image courtesy of Mayfield Lab Website
How did you decide that algal biofuels were your passion?
It kind of snuck up on me. I was happily working away on molecular genetics in algae and expressing recombinant proteins, and life was good. It was obvious that algae had the potential to scale up at very low cost. Even today we continue to work on therapeutic proteins, industrial enzymes and vaccines, all of these can be made in algae for a fraction of the cost to produce them in the systems they are presently made in.
We were working on algal genetic engineering in earnest since 1999. Back then oil was less than $20/barrel and climate change was something that people were talking about, but with no real urgency. That all began to change about 5 or 6 years ago, and by 2007 it had become the perfect storm: the cost of oil was going up fast and at the same time it was obvious that climate change was not only real but happening much faster then we thought possible. We either had to figure out how to generate renewable energy, or we would suffer some pretty severe consequences, both environmental and economic. Given algae's ability to turn sunlight and CO2 into liquid fuels, I decided we better give this a serious try.
What part of your career has gotten easier with time? What's harder?
I think the part that has gotten easier is convincing people that what we are doing in lab really matters to the world. I always knew it did, and so did some great post-docs and students that worked with me in the past, but I think many people dismissed algae as a kind of fringe scientific organisms that was maybe interesting, but not really something that mattered in their life. Now everyone agrees that bioenergy is THE science of the next decade, and it will matter in everyone's life.
I think what has really gotten harder is my ability to stay connected directly with research. It seems I spend more and more time talking to politicians and reporters and students, and less time in lab talking research. I honestly believe that my time spent educating students and politicians and the public is time well spent so no complaints on what I do, I just wish I had more time to do research.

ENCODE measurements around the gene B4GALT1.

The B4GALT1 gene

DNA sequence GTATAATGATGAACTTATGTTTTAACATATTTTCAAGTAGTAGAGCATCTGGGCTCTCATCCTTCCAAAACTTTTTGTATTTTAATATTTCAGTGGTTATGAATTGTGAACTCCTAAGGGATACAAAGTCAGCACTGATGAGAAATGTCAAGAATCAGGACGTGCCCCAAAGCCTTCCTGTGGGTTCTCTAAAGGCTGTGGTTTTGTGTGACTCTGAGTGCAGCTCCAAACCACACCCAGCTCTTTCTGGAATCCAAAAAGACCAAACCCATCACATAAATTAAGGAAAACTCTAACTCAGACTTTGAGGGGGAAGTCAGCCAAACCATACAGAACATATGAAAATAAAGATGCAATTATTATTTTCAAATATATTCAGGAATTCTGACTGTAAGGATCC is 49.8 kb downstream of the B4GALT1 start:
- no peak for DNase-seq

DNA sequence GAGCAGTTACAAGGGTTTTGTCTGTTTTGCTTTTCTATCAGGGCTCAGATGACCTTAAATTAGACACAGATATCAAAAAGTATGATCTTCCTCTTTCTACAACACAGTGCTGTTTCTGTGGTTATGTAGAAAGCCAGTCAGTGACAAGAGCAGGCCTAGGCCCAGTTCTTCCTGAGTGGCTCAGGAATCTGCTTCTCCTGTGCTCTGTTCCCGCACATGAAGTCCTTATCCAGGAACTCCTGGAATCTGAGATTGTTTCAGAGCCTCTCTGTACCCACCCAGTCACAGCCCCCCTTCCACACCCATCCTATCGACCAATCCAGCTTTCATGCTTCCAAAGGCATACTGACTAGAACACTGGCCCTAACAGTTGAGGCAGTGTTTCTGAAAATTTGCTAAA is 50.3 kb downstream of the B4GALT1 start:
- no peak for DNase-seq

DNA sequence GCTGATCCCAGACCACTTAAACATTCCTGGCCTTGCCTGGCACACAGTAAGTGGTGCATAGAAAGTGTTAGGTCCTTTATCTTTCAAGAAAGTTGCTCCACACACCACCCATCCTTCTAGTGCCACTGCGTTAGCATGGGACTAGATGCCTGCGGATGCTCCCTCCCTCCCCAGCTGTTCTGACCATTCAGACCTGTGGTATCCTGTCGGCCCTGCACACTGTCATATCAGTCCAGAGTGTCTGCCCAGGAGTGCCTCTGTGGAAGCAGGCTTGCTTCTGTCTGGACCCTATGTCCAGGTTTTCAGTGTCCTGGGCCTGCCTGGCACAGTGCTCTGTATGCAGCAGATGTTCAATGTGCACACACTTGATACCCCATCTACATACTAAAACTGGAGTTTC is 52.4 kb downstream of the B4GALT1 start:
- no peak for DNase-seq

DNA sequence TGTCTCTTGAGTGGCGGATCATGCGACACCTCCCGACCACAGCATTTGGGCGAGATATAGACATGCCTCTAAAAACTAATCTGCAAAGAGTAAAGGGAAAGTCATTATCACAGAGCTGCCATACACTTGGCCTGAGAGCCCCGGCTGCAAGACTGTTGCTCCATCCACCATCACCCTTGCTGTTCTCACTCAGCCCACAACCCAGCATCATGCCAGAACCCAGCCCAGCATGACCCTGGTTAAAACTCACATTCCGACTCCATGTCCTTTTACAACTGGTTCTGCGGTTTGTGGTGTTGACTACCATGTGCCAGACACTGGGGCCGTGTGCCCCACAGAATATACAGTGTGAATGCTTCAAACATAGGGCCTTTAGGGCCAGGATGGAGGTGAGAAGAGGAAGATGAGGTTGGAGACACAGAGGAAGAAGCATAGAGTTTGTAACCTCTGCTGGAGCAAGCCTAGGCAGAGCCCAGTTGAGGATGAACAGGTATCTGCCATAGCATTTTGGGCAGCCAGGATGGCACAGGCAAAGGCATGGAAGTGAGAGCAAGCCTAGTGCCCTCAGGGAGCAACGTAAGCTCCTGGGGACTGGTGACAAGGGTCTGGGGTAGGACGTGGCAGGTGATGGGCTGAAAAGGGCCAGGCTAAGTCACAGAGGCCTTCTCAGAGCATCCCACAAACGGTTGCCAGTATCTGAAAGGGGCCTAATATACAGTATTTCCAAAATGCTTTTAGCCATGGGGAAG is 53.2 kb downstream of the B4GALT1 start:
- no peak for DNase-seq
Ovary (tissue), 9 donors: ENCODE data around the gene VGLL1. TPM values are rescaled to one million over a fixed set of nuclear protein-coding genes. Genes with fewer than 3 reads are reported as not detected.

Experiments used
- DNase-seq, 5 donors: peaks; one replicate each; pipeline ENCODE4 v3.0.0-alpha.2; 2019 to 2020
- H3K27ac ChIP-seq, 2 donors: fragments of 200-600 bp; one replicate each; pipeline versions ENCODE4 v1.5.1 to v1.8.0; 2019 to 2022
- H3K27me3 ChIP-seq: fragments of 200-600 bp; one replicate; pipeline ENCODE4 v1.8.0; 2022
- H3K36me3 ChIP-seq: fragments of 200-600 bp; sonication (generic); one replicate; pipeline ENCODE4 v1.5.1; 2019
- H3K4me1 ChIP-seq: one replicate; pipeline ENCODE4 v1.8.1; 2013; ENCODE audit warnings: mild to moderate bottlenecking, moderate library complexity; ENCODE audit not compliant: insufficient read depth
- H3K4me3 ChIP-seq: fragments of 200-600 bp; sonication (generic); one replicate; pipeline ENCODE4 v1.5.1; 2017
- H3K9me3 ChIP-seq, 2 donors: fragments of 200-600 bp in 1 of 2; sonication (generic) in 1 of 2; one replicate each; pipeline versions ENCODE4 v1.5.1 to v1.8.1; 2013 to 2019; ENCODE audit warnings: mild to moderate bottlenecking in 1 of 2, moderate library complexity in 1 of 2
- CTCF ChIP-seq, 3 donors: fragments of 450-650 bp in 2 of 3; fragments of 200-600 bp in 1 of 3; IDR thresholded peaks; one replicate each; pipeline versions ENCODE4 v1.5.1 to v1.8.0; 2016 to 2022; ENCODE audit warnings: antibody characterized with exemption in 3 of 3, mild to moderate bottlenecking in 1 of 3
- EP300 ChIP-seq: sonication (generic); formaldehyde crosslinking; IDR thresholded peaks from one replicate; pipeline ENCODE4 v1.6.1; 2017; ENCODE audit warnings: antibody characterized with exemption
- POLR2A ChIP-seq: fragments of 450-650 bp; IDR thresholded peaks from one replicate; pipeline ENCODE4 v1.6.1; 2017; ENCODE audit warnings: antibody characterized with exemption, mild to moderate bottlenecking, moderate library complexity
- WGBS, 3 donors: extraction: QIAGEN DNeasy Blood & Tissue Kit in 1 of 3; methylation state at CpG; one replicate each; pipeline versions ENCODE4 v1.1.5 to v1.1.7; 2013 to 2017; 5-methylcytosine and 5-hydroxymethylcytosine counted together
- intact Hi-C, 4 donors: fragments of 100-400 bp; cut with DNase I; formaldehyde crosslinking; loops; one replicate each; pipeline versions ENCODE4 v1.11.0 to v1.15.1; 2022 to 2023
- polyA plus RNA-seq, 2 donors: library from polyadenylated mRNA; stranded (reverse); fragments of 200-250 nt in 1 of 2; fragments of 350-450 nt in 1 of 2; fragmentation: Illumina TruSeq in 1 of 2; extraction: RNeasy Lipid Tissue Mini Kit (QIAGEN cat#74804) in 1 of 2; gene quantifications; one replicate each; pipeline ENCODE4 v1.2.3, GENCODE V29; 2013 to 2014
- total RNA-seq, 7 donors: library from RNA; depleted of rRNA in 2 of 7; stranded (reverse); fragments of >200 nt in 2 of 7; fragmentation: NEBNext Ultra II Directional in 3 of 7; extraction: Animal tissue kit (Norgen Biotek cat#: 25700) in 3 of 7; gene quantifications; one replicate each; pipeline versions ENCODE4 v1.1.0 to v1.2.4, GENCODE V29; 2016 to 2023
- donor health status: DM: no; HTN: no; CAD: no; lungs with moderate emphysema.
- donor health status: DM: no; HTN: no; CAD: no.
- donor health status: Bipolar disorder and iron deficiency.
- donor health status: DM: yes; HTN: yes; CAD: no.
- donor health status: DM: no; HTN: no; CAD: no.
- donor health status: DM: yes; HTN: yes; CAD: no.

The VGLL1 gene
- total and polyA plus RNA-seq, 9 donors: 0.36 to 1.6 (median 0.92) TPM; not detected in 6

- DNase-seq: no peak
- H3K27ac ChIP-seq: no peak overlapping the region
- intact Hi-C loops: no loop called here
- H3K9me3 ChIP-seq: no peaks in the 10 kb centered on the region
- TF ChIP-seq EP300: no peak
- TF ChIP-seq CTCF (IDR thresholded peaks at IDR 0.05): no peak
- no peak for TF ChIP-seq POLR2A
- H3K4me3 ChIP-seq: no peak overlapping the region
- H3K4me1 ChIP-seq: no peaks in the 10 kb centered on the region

What's the best part about your job? The worst?
The best part is still discovery. When someone from lab runs in with a great new result that is just exciting. For some reason knowing something that no one else in the world knows, at least until you tell them, is just a great feeling, I loved that when I started in science 25 year sago, and love it just as much today!
The worst part of my job is watching science get reduced to slogans and op-ed opinions, like it has become in the press and by many politicians. I now consider it one of my main jobs to call people on this behavior.
It sounds like you're pretty busy, but what's your favorite hobby?
Surfing and golf for sports and tuna fishing when time allows.
What do you tell young people interested in science?
First if you love science you WILL be successful, because when you love something you work hard on it and when you work hard you are almost always successful. The second I tell them is that the future is energy, in any form, fossil fuel, renewable you name it in the next decade anyone that makes energy will have something to sell, so if you want a job, work on energy.
How do you see SD-CAB shaping the future of algae fuels? What's the big picture?
SD-CAB has become one of the premiere algal research centers in the country and, perhaps, the world. Our plan is to make sure we stay that way, and to expand our research, education and training programs on every front.
Britt Flaherty is a graduate student at UC San Diego and a volunteer writer and educator with SD-CAB. You can contact her at email@example.com.